Lidzie AlvisaEstado de archivo, 2012
State of archive: Archaeology to come
For Pepe (I have not enough language).
We all know why.
Working on commission, or on a given subject, has its advantages. When the team of specialists at the Visual Arts Development Center celebrated twenty years of its founding, Lidzie Alvisa was invited to produce a project. An entire promotional cycle, a whole history of management and art were celebrating a round-figure anniversary. For that reason the artist was called on to review the institution’s archives and there, precisely at that point, she stopped: beyond the information they contained, beyond the registers she could find –heterogeneous, good, mediocre or bad– Lidzie focused on what made possible the existence of all kinds of documents put at her disposal. The archive and what it means would thus be her objective.
Accordingly, Lidzie began to collect1 those devices we had generally used during that period of time –the last twenty years– to save information, taking into consideration, naturally, the anguish caused by their possible loss or breakage. Diskettes, CDs, pen drives, cell phones and other contemporary devices that have made it possible to save, circulate and visualize any kind of information became part –in large quantities– of installations created by Lidzie.2
According to researcher Anna María Guasch, “two basic principles can be associated with the archive: mneme or anamnesis (memory itself, living or spontaneous) and hypomnma (the act of remembering). They are principles that refer to the fascination for saving memory (things saved as memories) and for saving history (things saved as information) as a counteroffensive to the ‘death impulse,’ an impulse of aggression and destruction that drives to oblivion, to amnesia, to the destruction of memory.”3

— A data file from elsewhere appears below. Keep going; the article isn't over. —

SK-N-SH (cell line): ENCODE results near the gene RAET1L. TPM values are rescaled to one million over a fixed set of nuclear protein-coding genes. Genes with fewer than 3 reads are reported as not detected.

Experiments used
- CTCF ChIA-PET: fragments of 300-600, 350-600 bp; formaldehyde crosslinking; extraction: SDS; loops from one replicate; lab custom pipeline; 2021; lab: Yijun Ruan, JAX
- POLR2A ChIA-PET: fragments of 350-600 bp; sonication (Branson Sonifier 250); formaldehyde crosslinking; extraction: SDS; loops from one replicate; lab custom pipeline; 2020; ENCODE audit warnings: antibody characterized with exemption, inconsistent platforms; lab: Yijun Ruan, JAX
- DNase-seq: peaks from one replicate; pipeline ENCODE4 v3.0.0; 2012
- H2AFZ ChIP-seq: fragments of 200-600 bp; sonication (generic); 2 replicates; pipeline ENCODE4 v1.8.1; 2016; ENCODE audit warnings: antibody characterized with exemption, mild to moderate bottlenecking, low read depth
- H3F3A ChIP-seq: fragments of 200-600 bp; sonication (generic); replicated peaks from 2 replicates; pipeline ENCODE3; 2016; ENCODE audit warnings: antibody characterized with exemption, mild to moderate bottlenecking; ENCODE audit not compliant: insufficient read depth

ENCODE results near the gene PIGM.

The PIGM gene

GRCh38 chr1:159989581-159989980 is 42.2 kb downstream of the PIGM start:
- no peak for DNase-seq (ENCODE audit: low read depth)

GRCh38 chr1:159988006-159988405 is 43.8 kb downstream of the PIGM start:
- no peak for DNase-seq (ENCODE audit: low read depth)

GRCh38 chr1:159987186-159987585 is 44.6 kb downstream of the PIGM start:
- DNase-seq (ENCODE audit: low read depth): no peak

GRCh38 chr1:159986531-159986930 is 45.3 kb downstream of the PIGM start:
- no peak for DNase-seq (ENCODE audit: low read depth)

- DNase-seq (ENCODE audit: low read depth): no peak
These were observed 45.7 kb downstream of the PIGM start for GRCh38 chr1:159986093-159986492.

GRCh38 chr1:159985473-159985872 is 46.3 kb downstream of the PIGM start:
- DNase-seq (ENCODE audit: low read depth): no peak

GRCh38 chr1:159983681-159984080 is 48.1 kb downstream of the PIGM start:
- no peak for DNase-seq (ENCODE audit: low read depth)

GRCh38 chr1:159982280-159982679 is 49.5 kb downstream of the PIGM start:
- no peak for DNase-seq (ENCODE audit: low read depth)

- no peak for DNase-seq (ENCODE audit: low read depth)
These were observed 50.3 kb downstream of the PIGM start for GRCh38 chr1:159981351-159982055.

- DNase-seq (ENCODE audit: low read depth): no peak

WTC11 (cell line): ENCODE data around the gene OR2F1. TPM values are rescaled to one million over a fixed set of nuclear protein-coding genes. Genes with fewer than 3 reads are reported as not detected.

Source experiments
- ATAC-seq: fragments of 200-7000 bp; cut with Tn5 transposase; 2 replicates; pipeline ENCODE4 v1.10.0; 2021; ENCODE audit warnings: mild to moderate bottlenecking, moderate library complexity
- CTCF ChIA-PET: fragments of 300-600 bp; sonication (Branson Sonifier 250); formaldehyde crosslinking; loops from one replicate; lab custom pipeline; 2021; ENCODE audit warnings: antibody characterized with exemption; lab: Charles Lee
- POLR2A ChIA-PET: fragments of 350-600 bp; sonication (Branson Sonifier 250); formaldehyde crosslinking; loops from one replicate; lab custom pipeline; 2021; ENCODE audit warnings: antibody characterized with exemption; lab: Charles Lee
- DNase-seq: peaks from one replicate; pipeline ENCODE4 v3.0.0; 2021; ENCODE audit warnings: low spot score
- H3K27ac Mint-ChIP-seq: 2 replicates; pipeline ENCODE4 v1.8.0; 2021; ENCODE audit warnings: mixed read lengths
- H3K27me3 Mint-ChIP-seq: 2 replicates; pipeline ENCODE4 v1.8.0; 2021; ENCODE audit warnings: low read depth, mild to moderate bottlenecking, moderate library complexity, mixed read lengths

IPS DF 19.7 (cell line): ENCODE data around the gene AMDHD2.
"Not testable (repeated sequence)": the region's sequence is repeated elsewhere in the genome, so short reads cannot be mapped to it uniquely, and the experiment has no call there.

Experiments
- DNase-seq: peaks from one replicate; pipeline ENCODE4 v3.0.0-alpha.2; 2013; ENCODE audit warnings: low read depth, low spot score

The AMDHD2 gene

Estado de archivo responds to both precepts, albeit not tacitly but as an evocation, and in my opinion, it constitutes the most compact series in Lidzie Alvisa’s artistic career up to the present. It has apparently minimal installations that combine, in an excellent way, the banishment of narrative4 and the triumph of sculptural skill or the dominion of the three-dimensional. I remember that exhibition, set up in Servando Gallery, left me with a good impression and accomplished its conceptual cycle in me: a work about memory that remained engraved in my memory.
Lidzie left behind, at least in that series, the representation of the body –the fixative par excellence of information– the pins and the sunflowers as elements that supported her entire dissertation on the tensions between violence and fragility, cutting and noble. And fears generally felt. She abandoned that intimate, self-referential perspective, and also the voice of gender noticeable in her pieces. She also said farewell to Priscilla Monge, her closest companion in artistic journeys.
Time, an essential element in her work –and little studied, indeed– underwent a speculative turn and acquired another dimension. It is no longer assisted in its perishable condition –the sunflower that dies, for example–5 but as duration –in the manner explained by Henri Bergson– intrinsically related with memory. Time is regarded here as gatekeeper and not as progress in space or a simple step.
This series not only deals with summarizing and zipping devices that can basically save information in Kb or time. To structure it, the artist decided to resort to the electrocardiogram as support of the compiled elements, arranging them in a series simulating altered lines of highs and lows, as if we were helping the very heart of the institution, of the artist, of her family, of society and culture in general. The graphic chart of the ECG is never linear, and in the case of Estado de archivo they seem taken from patients with prolapse of the mitral valve or ailing from auricular fibrillation, victims of the symbolic weight of memory, anguished by its loss. The logic of this work is the logic of life. No more and no less.